Lecture nr. 6 on ‘Peacebuilding in Progress’ by former Dutch diplomat Mr. Herman Schaper: ‘The Candidature of the Netherlands for Membership of the Security Council 2017-2018’.
‘On a Dutch bike in New York’
On Wednesday February 3, 2016, UPEACE Centre The Hague, in cooperation with the Peace Palace Library, organized a lecture on the Dutch candidature for membership of the United Nations Security Council. This Peace Palace Library report will give an overview of the lecture with the main focus on the keynote speaker: former Dutch diplomat Mr. Herman Schaper. Today, it’s me talking’, announced Mr. Schaper at the start of his Lecture after being introduced to the audience by Library Director, Mr. Jeroen Vervliet. Mr. Schaper’s idea of the lecture was to discuss the Dutch campaign for membership of the UN Security Council based on his own experiences of the campaign in the past years. In addition, he also explained to his audience the work process that has been going on at the United Nations in New York to achieve this goal of the Dutch government.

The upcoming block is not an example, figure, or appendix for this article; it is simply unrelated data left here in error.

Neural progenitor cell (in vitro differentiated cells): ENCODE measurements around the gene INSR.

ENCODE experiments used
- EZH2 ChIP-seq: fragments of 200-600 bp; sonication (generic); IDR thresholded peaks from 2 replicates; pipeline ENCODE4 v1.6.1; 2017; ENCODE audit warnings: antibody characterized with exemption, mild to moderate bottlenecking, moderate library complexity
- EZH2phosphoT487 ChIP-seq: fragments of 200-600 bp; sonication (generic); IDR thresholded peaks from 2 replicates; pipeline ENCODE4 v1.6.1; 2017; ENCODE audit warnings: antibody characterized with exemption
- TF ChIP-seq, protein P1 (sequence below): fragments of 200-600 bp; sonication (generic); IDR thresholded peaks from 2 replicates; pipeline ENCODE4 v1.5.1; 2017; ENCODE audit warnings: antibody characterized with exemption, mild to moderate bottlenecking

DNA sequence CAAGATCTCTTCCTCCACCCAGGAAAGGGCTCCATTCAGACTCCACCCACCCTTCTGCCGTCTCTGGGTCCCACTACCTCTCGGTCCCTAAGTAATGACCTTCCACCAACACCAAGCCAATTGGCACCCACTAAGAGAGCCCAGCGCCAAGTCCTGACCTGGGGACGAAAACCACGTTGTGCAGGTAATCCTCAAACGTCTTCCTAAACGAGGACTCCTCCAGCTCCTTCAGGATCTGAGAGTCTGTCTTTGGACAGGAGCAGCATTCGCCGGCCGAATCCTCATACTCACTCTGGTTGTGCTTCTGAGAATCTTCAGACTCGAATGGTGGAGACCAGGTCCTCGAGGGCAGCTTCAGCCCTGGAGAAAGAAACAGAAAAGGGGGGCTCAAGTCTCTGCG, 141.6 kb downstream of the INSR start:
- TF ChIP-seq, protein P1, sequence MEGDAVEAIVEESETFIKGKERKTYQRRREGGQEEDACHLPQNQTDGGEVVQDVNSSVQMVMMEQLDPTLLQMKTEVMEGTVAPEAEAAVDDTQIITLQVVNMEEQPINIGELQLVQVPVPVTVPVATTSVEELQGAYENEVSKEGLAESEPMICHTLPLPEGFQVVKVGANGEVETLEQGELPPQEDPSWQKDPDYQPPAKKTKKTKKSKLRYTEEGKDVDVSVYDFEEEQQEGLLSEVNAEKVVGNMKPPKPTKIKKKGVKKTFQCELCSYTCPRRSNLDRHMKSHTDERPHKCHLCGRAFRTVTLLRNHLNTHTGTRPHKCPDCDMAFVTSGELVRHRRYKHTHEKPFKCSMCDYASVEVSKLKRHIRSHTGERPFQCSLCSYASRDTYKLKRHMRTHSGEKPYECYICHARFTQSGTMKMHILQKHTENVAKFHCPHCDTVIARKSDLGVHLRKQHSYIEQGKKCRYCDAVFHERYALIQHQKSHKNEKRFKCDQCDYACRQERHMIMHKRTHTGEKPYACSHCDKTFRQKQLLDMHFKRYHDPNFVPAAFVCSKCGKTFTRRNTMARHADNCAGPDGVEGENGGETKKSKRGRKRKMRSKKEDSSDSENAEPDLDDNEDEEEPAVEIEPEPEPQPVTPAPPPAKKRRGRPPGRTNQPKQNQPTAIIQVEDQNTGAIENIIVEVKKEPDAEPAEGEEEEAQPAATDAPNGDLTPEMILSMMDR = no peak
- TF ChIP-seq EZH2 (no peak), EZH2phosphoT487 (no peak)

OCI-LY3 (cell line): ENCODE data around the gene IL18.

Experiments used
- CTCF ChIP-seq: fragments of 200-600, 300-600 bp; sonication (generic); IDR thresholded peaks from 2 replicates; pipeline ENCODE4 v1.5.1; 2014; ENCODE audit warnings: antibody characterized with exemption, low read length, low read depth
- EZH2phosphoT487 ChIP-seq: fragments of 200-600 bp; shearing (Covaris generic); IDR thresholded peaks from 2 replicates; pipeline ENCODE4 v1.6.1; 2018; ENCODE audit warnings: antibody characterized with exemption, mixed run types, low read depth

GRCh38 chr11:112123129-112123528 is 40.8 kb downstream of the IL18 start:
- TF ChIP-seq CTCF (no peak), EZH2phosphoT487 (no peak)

United Nations Security Council Elections 2016
Schaper first discussed the election procedure and gave us an explanation of the system. The 2016 UN Security Council election will be held in June 2016 during the 70th session of the UN General Assembly, held at the UN Headquarters in New York. Elections are held for five non-permanent seats on the UN Security Council. These five seats rotate among five regional groups. Three of these groups are based on geographical location, two of them on the old East-West division. The Netherlands is currently competing with Sweden and Italy for two seats in the Western European and Others Group. Sweden presented its candidacy in 2004, the Netherlands in 2005, and some years later, Italy put forward its own candidacy. ‘If you look at the history of the candidacies of the countries,’ Schaper illustrated, ‘Italy has been a member of the Security Council 6 times, The Netherlands 5 times and Sweden 3 times.’
The Dutch Campaign: The Kingdom of the Netherlands
The campaign for the candidature of the Netherlands will focus on 5 themes:
I) The Kingdom of the Netherlands. II) Partnership. III) Peace. IV) Justice. V) Development.